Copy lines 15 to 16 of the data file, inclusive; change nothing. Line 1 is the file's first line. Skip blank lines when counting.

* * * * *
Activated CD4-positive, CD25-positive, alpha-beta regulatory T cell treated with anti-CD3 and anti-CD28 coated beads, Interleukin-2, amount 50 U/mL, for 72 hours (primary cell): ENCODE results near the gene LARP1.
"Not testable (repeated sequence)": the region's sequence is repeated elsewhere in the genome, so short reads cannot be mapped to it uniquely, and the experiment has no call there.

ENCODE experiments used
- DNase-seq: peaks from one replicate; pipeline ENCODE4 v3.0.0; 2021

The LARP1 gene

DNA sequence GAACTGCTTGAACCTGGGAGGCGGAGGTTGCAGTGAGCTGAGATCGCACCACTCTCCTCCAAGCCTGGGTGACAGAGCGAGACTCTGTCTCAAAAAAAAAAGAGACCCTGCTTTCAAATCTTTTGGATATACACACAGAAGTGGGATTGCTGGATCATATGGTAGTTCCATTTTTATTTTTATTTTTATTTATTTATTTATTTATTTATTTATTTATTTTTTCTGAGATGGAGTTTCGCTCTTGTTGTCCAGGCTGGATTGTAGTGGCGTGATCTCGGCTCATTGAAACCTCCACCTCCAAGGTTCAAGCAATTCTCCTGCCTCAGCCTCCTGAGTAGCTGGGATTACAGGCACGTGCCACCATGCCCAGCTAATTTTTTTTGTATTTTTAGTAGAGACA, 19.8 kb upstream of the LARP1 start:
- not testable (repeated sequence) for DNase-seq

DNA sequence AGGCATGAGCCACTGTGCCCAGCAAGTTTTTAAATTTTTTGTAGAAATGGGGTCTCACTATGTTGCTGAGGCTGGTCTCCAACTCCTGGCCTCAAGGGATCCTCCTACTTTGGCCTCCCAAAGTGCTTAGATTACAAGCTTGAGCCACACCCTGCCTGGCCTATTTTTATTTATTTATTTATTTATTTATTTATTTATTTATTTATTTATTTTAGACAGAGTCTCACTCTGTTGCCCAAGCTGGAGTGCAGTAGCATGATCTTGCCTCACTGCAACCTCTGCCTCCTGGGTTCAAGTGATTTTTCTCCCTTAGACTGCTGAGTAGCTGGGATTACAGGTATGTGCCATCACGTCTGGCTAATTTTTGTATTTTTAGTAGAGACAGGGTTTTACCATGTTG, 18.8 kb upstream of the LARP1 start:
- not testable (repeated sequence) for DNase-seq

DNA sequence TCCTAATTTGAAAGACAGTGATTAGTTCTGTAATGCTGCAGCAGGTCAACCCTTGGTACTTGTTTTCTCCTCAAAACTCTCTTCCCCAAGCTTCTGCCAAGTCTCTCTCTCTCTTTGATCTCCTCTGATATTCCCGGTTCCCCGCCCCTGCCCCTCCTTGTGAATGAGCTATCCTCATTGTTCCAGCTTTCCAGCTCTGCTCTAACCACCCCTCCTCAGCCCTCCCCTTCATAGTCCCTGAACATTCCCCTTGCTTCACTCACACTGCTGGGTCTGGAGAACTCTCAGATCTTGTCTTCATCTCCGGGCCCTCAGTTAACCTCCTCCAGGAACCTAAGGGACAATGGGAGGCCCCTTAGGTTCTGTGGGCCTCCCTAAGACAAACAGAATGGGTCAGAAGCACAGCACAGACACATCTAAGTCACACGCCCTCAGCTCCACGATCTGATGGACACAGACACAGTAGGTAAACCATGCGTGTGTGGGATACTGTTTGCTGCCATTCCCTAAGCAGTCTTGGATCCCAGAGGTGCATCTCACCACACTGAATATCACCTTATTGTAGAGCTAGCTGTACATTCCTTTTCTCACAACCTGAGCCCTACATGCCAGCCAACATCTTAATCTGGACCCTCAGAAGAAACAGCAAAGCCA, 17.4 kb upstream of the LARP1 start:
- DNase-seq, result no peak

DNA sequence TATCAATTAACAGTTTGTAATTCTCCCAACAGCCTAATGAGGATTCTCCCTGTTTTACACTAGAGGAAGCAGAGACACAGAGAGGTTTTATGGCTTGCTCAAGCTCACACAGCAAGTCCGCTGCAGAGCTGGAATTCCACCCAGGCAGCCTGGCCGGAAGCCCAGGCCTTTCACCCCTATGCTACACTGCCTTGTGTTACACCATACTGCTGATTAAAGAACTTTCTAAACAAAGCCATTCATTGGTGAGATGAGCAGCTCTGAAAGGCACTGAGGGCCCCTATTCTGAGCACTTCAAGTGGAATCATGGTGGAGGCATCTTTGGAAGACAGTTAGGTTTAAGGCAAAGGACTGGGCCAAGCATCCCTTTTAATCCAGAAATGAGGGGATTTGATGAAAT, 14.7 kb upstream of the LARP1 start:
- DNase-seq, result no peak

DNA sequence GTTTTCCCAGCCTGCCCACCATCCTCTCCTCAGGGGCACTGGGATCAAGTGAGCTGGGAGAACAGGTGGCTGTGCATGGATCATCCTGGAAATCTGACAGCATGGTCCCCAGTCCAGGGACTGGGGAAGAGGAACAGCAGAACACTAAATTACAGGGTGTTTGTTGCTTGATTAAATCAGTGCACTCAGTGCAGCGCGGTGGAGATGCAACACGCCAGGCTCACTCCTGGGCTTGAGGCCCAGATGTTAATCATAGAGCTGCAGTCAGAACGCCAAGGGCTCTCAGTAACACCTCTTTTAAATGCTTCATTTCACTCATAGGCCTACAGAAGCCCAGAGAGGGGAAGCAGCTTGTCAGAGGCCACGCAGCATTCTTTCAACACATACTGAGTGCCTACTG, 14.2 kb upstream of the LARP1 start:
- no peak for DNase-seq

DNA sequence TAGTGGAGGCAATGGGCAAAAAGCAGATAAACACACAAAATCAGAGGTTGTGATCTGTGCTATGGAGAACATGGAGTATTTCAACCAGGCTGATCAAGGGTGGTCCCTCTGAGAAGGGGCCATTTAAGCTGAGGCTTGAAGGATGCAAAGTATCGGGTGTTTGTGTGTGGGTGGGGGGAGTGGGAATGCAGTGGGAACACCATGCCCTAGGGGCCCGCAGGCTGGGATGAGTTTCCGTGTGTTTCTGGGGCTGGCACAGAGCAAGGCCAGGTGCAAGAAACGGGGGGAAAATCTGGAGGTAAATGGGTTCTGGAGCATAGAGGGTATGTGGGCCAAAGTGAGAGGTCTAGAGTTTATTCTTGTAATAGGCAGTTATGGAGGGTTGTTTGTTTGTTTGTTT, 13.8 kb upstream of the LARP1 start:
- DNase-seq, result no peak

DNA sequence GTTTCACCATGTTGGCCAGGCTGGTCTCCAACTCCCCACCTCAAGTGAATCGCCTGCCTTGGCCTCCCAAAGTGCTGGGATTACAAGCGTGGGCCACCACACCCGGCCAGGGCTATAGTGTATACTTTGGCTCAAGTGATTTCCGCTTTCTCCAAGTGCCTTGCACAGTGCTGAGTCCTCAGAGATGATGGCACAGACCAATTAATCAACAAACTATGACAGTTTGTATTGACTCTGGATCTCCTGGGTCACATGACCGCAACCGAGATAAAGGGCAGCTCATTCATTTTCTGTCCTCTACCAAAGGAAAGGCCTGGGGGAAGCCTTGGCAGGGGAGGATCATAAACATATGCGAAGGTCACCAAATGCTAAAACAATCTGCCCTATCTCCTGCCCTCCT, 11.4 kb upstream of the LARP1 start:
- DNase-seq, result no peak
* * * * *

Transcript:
- no peak for DNase-seq

DNA sequence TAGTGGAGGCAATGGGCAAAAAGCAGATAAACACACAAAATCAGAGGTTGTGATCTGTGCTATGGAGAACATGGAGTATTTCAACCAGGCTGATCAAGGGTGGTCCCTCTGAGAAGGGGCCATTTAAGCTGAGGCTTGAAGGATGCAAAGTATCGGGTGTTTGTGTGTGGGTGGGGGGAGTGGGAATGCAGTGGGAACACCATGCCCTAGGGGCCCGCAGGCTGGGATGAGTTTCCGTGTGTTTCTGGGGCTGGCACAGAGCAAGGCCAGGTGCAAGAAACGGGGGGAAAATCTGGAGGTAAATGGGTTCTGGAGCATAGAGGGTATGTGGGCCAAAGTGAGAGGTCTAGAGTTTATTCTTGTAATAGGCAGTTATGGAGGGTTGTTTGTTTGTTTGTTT, 13.8 kb upstream of the LARP1 start: